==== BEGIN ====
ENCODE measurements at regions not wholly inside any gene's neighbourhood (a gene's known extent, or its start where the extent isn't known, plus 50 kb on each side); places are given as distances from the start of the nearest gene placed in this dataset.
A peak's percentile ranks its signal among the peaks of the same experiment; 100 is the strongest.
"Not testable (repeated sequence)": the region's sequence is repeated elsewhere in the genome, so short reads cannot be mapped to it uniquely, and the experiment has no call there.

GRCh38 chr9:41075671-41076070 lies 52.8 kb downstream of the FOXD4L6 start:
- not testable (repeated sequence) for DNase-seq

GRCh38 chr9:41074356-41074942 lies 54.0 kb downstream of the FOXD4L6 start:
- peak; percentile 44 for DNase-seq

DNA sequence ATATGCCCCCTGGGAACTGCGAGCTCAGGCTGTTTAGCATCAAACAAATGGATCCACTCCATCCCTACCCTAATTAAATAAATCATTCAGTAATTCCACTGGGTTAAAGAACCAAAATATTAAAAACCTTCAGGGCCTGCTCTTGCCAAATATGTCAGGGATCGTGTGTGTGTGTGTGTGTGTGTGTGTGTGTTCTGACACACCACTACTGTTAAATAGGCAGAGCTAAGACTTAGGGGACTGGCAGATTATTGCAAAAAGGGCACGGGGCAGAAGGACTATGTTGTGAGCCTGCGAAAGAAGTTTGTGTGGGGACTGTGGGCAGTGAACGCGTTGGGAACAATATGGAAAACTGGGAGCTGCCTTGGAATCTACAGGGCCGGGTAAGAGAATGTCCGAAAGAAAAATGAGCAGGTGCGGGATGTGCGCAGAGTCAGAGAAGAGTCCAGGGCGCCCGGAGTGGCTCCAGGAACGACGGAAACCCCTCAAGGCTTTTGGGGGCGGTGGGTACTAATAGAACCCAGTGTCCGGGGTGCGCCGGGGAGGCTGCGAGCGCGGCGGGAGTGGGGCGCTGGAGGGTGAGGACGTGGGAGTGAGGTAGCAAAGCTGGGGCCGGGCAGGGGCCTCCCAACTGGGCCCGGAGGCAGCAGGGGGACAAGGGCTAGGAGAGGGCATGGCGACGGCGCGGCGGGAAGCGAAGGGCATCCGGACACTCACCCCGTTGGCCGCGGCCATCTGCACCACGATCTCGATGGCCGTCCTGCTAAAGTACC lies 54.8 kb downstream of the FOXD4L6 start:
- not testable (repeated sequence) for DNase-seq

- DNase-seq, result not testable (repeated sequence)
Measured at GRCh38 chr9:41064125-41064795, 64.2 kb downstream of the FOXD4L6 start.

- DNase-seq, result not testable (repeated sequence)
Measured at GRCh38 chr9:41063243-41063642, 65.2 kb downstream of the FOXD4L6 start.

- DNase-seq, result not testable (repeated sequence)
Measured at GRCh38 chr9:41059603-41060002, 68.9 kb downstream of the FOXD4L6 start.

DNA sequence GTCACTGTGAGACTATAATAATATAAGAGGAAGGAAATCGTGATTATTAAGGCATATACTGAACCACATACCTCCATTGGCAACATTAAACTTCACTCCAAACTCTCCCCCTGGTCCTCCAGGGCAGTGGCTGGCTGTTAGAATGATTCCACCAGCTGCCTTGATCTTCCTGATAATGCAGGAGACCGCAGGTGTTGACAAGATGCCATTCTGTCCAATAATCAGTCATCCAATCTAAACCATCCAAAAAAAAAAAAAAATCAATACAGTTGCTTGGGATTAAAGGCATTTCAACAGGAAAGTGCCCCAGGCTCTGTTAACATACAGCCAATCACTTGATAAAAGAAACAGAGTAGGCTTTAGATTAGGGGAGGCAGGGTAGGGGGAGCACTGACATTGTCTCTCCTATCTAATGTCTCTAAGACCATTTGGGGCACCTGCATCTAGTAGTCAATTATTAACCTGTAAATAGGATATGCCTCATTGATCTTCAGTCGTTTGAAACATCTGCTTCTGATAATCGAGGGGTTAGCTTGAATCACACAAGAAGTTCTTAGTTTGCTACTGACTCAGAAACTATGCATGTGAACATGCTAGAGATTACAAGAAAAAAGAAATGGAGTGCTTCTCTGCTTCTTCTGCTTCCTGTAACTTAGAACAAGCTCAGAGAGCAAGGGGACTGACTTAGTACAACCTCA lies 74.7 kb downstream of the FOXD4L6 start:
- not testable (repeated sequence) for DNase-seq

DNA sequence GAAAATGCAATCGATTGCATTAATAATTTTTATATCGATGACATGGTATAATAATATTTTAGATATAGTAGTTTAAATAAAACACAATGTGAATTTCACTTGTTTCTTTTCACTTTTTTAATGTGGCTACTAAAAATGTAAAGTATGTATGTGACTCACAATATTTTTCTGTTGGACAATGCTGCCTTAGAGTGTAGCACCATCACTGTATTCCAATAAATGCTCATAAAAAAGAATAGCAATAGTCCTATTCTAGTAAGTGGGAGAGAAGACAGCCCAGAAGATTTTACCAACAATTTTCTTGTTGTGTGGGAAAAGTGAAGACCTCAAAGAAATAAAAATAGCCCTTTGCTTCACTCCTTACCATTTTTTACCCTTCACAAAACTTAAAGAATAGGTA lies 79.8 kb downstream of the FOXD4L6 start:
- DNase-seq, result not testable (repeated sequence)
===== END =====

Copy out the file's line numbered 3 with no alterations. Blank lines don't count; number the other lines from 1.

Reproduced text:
"Not testable (repeated sequence)": the region's sequence is repeated elsewhere in the genome, so short reads cannot be mapped to it uniquely, and the experiment has no call there.